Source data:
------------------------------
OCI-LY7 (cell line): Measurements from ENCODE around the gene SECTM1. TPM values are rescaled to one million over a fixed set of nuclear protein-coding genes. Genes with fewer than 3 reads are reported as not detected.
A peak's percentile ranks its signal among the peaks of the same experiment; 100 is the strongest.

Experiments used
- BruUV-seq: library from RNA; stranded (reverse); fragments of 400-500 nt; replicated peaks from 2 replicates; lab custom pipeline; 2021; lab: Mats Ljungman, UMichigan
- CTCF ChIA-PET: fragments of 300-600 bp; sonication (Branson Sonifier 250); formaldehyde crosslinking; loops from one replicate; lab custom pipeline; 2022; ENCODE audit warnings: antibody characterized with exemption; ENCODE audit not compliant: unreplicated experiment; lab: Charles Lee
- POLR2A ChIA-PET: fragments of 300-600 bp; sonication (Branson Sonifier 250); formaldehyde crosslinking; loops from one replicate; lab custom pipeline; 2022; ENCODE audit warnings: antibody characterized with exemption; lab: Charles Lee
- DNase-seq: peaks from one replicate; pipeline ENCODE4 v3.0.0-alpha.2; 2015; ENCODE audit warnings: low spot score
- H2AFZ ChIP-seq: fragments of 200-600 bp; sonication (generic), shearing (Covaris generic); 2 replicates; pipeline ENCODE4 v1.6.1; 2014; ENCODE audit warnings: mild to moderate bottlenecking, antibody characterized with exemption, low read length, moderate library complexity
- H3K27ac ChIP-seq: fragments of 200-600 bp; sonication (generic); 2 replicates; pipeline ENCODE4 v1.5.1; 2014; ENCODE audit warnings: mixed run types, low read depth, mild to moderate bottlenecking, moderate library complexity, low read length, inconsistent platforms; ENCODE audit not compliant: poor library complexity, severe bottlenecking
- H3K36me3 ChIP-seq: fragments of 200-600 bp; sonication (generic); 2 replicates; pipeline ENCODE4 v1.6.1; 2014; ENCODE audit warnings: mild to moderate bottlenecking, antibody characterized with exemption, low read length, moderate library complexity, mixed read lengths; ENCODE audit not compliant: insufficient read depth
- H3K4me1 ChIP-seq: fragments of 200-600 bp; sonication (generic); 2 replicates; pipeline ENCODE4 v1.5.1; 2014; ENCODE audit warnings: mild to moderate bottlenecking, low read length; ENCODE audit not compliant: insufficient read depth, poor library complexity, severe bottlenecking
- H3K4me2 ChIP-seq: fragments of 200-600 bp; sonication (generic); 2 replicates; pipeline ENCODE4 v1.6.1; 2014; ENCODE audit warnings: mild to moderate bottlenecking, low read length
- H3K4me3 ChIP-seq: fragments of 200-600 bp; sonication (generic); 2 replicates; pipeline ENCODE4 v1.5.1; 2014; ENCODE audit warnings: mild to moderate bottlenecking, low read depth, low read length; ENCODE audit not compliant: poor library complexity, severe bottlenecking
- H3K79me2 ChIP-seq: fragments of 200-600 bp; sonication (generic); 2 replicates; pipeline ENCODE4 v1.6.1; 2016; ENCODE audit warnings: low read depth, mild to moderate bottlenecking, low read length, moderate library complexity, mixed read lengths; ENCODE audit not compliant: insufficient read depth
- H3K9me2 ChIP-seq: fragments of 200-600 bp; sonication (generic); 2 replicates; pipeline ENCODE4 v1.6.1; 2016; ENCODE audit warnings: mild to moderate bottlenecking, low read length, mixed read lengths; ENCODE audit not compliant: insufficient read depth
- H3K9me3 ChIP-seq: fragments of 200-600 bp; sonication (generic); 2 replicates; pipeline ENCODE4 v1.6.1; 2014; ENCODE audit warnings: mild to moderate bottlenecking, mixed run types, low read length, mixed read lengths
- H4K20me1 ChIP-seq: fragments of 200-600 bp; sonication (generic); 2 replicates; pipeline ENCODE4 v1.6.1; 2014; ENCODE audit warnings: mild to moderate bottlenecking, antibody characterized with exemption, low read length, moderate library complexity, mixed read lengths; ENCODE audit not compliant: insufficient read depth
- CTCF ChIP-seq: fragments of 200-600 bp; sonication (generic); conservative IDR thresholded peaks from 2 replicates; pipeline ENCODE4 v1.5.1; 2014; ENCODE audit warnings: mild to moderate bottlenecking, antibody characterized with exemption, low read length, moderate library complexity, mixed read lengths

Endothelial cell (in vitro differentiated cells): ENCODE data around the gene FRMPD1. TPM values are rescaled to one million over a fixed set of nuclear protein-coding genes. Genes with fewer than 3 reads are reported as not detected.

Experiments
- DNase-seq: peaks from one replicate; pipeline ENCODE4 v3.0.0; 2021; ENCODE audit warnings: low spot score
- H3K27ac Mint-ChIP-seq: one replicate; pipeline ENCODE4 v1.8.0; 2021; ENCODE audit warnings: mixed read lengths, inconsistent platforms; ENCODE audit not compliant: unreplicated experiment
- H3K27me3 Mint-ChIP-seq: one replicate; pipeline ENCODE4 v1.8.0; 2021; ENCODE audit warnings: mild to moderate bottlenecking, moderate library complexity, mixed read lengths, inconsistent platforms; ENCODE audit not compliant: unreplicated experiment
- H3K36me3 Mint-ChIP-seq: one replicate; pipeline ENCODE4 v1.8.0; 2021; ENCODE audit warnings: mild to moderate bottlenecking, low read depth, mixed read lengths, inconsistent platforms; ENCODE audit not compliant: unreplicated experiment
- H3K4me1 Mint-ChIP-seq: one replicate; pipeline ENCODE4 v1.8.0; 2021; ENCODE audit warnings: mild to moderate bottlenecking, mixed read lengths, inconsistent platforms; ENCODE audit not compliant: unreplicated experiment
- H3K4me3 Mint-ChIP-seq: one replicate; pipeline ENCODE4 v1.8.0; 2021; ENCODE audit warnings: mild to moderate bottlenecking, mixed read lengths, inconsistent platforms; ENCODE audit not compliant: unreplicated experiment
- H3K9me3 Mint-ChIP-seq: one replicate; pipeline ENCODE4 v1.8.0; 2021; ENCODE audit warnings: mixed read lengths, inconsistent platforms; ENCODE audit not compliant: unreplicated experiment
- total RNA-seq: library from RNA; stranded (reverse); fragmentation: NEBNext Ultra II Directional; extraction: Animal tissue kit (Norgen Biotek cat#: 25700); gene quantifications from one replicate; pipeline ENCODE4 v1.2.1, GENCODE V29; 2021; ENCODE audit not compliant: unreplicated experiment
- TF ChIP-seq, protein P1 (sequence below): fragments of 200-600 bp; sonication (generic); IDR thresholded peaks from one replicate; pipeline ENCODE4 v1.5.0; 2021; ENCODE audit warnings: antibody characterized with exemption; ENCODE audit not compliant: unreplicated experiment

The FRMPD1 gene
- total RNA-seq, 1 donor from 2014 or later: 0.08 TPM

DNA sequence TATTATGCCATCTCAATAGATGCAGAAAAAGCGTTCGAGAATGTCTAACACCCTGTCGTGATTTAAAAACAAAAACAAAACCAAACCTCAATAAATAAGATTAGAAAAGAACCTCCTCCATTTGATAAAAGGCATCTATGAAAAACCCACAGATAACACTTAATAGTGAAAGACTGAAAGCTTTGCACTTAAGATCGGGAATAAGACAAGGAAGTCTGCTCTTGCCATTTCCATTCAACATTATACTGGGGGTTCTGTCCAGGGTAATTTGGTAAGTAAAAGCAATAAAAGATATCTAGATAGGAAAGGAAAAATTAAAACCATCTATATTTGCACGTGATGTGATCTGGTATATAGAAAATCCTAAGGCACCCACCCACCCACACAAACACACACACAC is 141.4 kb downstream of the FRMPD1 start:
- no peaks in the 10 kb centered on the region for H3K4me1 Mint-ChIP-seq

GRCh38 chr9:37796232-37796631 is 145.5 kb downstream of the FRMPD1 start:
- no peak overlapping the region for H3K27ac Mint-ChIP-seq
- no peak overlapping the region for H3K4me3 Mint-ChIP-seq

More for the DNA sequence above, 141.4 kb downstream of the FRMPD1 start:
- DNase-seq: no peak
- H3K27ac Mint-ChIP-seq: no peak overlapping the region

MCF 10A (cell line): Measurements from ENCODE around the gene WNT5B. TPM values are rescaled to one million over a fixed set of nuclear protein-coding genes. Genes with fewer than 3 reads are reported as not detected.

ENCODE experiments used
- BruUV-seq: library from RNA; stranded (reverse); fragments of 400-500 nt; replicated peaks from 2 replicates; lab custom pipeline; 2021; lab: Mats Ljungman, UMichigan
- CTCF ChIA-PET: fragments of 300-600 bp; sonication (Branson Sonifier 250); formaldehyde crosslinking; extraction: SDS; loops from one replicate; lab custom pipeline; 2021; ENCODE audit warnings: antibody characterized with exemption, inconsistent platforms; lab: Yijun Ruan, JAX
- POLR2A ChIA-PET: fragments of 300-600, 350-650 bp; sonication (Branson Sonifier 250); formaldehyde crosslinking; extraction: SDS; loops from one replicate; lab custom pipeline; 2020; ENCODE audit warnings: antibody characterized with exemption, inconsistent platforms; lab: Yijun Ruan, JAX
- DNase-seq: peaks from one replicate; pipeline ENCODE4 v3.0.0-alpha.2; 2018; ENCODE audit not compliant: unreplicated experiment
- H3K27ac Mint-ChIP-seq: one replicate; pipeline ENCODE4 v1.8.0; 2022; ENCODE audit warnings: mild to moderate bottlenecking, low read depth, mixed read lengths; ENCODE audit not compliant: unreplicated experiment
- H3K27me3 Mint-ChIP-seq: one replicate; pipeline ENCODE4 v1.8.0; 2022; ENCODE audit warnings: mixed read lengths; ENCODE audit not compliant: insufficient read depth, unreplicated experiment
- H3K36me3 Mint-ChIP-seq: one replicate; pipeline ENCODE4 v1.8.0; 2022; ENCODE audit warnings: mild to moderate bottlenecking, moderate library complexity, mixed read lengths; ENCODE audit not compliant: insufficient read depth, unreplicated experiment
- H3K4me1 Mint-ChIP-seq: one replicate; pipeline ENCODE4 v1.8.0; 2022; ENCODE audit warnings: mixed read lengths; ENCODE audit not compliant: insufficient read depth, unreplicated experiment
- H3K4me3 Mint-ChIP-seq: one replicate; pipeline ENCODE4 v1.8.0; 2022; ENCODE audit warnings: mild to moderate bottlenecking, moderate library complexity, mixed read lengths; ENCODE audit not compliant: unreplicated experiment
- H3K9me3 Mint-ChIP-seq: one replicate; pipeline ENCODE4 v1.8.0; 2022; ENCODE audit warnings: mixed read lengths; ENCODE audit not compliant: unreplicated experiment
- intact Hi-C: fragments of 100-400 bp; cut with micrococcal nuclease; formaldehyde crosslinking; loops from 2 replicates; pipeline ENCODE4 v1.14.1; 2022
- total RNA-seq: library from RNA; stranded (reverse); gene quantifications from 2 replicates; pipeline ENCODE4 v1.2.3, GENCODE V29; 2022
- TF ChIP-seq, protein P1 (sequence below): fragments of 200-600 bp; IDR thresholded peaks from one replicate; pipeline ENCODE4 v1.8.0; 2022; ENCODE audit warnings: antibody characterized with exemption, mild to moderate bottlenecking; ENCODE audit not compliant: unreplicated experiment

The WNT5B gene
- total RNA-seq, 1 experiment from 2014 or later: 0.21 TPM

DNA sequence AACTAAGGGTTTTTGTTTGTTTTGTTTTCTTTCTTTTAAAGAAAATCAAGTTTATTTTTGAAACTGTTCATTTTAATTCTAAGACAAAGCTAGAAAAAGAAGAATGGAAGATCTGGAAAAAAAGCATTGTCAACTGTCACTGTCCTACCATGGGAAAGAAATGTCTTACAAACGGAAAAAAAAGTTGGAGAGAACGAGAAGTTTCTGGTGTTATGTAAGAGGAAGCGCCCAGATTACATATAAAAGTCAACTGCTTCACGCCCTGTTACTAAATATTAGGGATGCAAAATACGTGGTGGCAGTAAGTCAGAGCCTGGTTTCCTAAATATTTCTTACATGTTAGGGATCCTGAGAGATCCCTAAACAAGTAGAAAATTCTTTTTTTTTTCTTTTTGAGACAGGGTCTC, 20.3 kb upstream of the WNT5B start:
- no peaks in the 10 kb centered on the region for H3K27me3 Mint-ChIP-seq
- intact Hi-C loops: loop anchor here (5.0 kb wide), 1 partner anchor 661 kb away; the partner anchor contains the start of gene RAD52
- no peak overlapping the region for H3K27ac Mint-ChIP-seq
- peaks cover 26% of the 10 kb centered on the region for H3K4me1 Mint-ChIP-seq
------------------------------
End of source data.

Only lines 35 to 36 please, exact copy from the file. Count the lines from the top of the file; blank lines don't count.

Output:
- no peak overlapping the region for H3K27ac Mint-ChIP-seq
- no peak overlapping the region for H3K4me3 Mint-ChIP-seq